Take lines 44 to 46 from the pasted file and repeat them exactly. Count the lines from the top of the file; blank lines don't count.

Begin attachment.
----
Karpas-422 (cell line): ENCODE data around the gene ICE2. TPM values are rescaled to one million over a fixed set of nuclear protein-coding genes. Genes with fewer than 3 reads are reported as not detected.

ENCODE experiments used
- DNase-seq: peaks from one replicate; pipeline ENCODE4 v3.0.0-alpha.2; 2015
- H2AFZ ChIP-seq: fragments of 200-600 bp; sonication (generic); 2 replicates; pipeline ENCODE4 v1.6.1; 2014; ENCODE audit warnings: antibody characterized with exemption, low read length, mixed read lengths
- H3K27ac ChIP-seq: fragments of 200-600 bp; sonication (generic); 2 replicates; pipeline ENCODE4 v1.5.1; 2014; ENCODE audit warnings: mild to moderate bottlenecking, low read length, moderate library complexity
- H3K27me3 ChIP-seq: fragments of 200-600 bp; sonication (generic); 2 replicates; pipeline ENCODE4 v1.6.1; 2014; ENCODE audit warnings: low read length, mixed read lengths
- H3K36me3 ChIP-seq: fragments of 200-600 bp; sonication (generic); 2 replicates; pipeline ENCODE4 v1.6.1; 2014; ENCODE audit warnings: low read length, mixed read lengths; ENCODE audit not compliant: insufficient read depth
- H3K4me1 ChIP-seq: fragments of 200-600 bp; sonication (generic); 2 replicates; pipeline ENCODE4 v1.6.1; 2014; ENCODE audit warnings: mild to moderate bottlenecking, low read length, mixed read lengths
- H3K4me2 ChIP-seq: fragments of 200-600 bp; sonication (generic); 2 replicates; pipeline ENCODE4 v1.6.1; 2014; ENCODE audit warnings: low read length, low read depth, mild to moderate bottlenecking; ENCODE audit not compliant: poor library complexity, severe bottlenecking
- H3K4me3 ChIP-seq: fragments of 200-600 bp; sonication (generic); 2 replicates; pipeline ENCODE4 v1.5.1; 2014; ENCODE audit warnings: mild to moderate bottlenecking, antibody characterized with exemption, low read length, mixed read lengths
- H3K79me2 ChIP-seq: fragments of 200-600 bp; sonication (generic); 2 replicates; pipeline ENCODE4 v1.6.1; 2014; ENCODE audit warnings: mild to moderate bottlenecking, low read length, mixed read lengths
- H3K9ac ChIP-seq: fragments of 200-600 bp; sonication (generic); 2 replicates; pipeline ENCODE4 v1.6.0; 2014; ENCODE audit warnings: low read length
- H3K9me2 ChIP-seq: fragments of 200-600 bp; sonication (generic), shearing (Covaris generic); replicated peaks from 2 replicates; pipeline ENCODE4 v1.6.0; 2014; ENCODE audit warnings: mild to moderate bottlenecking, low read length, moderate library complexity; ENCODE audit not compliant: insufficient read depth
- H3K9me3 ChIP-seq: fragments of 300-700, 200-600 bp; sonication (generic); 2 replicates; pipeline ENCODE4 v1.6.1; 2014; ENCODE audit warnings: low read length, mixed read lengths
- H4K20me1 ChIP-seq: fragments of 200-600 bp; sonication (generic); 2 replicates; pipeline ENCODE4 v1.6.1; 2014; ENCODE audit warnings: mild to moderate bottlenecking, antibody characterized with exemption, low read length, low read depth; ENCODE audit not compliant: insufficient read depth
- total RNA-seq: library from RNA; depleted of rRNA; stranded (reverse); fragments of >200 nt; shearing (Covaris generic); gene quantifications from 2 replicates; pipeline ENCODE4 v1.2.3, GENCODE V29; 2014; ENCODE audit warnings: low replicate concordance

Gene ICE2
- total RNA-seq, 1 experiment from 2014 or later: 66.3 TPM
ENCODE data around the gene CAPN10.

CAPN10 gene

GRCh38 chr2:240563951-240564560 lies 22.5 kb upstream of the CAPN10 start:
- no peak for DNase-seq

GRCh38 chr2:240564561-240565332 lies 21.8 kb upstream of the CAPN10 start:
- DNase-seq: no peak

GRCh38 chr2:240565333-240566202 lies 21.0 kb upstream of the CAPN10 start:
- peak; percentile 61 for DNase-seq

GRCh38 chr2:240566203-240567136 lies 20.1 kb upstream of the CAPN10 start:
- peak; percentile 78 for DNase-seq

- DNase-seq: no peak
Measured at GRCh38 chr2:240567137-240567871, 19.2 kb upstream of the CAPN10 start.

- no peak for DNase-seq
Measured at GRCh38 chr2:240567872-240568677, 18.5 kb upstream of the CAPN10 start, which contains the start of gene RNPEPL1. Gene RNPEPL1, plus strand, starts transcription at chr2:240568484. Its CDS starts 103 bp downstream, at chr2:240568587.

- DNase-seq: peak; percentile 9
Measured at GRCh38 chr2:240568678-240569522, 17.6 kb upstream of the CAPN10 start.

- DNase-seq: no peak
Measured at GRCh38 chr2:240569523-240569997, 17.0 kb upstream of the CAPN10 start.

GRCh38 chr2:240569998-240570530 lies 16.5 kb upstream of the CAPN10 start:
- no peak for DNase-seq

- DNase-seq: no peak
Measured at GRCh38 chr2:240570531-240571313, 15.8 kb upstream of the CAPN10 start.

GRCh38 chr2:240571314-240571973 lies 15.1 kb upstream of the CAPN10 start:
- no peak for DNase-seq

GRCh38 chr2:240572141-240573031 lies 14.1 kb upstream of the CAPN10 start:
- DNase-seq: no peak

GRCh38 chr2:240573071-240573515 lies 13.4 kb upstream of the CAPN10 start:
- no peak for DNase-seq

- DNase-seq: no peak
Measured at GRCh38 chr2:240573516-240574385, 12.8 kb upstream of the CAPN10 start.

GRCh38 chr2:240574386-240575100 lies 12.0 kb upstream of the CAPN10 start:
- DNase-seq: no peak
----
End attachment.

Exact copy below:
- DNase-seq: no peak

GRCh38 chr2:240573071-240573515 lies 13.4 kb upstream of the CAPN10 start:
- no peak for DNase-seq